RESULTS Field survey undertaken in 12 mandal areas out of 62 mandals of Chittoor district revealed the occurence of 31 medicinal plants especially used as antidote ones against snake-bite. The data presented in table:1 confir the prevalence of the following families of antidote plants. Acanthaceae 1, Alangiaceae 1, Amaranthaceae 1, Annonaceae 1, Apocynaceae 1, Aristolochiaceae 2, Asclepiadaceae 1, Asteraceae 5, Convalvulaceae 1, Cucurbitaceae 2, Dioscoriaceae 1, Fabaceae 1, Labiatae 1, Liliaceae 1, Loganiaceae 1, Menispermaceae 2, Mimosaceae 1, Plumbaginaceae 1, Rubiaceae 1, Sapotaceae 1, Scrophulariaceae 1, Solanaceae 1, Sterculiaceae 1. in each mandal required information was collected from 10 tribal doctor and the possible number of tribal doctors that prefer the individual plant species for treating snake-bite was shown in table 1. Of all the plants 3 plant species like Aganosma cymosa, Corallocarpus epigaeus and Randia dumetorum were found to be preferred by more than 70% of tribal doctors to treat snake-bites. The classification, part used, mode of administration of individual plants and their related information were presented (table -1). The information collected with regard to the indentification, use and dose of antidote plants collected from tribal doctors in the field survey was compared with the reports of earlier authors and was presented in table: 1.

DISCUSSIONS Andhra Pradesh is the fifth largest state in India. The present study was undertaken in this district area which lies geographically in the South-eastern part of the A.P., India. The district is located at the common borders of the states of Tamil Nadu and Karnataka with Andhra Pradesh. The district is situated between 1230 and 1405 of the north latitude and 7805 and 8008 of the East longitude and is bounded on the north by Anantapur, Cuddapah and Nellore districts of A.P., and on the east and south by the districts of Tamil Nadu state and on the west by Karnataka state. The soils of this district are red loamy and red sandy types with varying thickness from a few centimeters to a few meters. The elevation generally varies from 40 m to 1800 m above the mean sea level. The climate of the district as a whole is dry and salubrious with a maximum temperature of 40C and a minimum of 24C. The ethno-medico-botanical survey carriedout by the author in 12 mandal areas of Chittoor district of A.P.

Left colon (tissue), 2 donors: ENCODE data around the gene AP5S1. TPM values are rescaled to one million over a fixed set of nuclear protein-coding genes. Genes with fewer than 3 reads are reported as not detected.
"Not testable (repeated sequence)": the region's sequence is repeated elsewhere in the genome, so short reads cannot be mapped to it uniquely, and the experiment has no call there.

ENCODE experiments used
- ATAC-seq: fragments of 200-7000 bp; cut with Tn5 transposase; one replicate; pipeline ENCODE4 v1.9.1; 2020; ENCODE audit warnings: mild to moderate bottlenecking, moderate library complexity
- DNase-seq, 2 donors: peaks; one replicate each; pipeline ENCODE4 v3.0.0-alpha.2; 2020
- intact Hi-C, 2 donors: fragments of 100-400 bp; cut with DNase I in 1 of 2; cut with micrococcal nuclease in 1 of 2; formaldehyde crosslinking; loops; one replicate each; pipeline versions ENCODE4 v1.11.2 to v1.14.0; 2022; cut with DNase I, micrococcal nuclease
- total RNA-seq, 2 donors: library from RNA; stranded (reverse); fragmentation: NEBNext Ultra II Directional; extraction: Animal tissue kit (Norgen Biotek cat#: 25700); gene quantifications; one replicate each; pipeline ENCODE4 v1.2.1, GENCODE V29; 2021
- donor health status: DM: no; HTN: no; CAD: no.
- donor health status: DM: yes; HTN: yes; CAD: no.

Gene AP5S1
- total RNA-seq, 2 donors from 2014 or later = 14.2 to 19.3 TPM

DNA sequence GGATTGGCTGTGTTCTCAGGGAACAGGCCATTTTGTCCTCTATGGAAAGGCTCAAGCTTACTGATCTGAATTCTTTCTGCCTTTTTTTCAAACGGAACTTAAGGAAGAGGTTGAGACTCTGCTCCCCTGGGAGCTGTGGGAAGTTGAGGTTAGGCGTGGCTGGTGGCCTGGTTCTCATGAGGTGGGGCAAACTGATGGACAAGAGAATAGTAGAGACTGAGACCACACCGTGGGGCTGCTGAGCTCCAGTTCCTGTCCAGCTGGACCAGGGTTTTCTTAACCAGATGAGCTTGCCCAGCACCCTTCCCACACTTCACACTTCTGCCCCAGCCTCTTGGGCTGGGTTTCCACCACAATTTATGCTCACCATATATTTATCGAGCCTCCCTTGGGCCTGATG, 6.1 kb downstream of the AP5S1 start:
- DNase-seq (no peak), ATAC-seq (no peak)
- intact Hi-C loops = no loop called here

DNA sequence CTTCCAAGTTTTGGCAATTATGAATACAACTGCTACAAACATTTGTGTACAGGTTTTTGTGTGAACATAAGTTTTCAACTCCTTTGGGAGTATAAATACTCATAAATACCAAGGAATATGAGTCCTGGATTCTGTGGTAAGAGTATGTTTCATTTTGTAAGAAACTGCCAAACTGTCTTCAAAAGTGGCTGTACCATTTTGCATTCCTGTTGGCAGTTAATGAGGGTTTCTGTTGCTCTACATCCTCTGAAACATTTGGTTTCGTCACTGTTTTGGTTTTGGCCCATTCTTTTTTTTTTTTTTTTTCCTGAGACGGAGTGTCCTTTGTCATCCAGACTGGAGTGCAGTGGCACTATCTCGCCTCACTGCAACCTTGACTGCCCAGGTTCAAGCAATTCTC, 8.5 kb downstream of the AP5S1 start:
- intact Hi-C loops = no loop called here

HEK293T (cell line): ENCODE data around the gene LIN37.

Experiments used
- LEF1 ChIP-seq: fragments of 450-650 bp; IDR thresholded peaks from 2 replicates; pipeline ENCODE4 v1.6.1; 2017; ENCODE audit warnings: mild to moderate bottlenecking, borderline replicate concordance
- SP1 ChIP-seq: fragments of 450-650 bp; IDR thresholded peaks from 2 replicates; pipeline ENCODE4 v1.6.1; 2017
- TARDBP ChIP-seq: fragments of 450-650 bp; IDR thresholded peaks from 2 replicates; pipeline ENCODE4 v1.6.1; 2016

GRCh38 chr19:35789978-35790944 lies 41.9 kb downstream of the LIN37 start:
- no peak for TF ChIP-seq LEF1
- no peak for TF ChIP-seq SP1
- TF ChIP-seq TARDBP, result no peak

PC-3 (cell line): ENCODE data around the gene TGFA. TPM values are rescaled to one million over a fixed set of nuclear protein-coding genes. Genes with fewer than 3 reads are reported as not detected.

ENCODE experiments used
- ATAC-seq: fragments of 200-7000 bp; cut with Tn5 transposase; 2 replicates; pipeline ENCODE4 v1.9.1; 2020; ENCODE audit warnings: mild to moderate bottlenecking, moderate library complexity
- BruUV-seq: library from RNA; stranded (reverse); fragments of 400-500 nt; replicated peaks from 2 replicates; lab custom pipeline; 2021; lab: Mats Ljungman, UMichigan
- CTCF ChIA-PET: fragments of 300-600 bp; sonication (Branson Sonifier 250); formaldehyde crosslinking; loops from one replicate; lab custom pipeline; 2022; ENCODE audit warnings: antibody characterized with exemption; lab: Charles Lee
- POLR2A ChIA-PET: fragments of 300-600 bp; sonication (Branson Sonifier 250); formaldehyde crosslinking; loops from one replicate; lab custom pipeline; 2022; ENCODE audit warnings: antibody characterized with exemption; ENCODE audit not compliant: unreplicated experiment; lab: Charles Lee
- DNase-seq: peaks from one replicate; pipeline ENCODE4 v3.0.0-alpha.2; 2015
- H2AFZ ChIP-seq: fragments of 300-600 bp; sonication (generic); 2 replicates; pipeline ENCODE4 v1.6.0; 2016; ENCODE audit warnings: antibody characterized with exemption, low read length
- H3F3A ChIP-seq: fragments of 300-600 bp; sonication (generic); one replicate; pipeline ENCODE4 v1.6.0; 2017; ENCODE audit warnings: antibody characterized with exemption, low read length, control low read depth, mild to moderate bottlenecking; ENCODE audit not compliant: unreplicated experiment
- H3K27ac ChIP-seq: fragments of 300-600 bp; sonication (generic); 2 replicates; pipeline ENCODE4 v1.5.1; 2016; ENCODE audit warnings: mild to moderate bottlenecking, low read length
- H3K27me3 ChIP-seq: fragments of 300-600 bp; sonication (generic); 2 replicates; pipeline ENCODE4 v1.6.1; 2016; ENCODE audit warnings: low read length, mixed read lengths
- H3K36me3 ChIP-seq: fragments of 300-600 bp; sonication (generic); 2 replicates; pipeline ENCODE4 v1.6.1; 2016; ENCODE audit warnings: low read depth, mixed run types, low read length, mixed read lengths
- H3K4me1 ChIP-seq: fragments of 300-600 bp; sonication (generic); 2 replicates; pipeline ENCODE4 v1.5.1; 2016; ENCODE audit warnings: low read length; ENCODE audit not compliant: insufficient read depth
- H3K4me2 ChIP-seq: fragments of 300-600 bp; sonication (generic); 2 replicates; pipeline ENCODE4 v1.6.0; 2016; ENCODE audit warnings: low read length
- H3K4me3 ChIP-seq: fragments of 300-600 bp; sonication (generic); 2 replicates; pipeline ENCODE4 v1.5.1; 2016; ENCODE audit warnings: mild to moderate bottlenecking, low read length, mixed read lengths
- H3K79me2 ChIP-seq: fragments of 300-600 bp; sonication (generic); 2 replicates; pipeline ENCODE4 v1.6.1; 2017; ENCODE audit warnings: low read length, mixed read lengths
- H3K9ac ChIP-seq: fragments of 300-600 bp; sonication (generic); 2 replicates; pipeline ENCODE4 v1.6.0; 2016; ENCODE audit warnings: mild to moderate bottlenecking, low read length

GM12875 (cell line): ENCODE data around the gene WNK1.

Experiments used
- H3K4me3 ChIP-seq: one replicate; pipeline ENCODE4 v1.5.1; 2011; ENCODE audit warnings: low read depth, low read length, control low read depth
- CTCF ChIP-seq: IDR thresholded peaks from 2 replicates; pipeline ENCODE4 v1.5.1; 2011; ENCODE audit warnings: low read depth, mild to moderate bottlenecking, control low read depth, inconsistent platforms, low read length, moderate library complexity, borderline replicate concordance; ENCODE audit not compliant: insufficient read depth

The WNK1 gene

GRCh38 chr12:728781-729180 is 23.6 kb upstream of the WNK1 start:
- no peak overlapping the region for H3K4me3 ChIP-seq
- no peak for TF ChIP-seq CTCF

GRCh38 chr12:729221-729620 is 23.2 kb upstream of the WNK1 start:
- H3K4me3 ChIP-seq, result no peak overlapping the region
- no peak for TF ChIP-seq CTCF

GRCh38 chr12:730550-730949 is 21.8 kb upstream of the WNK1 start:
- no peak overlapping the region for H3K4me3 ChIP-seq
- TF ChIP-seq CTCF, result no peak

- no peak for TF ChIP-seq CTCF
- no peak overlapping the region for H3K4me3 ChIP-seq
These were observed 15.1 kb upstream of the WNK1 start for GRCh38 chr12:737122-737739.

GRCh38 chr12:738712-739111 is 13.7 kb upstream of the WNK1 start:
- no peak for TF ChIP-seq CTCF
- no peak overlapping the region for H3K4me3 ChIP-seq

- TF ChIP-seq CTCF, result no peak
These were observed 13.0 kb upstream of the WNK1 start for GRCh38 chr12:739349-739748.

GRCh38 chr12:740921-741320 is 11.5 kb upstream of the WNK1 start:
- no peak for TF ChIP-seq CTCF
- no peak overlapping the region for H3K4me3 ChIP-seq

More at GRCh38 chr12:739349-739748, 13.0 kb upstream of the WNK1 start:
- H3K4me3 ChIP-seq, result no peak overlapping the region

23

Identification of Antidote Medicinal Plants against Snake Venom - A Field Survey

revealed the existence of 31 antidote plants especially used by various aboriginal tribes against snake bites alone and the photographs 1-31 of individual plants collected were presented The flora of Chittoor district has received much attention by Gamble, (1957); Naidu and Rao, (1967), (1969) and Naidu et al., (1971); Rao and Raja Reddy, (1983 a,b); and Rangacharyulu, (1991) have also made significant contributions to identify the flora of Chittoor district. Vedavathy et al., (1992); Narayana Rao et al., (1991); Sudarsanam and Siva Prasad, (1995); Madhava Chetti et al., (1998) have described the ethnobotanical uses of number of medicinal plants from Chittoor district. Amongst these the reports of Sudarsanam and Sivaprasad (1995) explored the occurrence of nearly 21 antidote plants in different areas of Chittoor district especially used for various poisonous bites. Compared to the reports of various authors as shown in table:1 against individual plant species the field survey results presented in table:1 are in agreement with reports of earlier authors, in relation to their classification, locality, part used, mode of administration, etc. One of the new aspects choosen by the author in the field survey data collection was that of the number of tribal doctors, i.e., as 10 and the number of tribal doctors that prefer the individual plants for treating the snake-bite was also presented. Table 1: Traditional Antidote Plants of Snake Poison in Chittoor District Botanical Name of the Plant Followed {Private} by Family and Local Name 1. Andrographis paniculata (Bourm.f) ex Ness (Acanthaceae) L.N. Nelavemu

No. of Part Used No. of Tribals as Locality Tribals Mode of Administration Prepared Antidote Enquired as Antidote Whole Chandrag 10 6 Leaf powder as antidote plant iri (Sudarsaname, 1987) root decoction as antidote (Nagaraju, 1992) root powder and paste as antidote (Sivaprasad, 1993) plant decoction used as antidote (Hemambara Reddy et al., 1996) plant used as antidote (Annie Bright et al., 2001); (Martz, 1992). Dry root powder (5 g) made into paste with hot water and smeared over bite : one spoonful leaf powder administered internally (Sudarsanam & Sivaprasad, 1995). Leaves poultice on the affected area (Siddigui & Husain, 1990). Plant is the prominent ethnobotanical antidote (Garg, 2001). Methanolic extract used as antidote (Alam, 2001).

2.

Aganosma cymosa (Roxb.)G. Don. Apocynaceae, L.N. Peddanagammale

3.

Alangium salvifolium Stem bark Veduru (L.f.) Wang. and root Kuppam Alangiaceae L.N. bark

Root

Changrag iri

10

8

10

4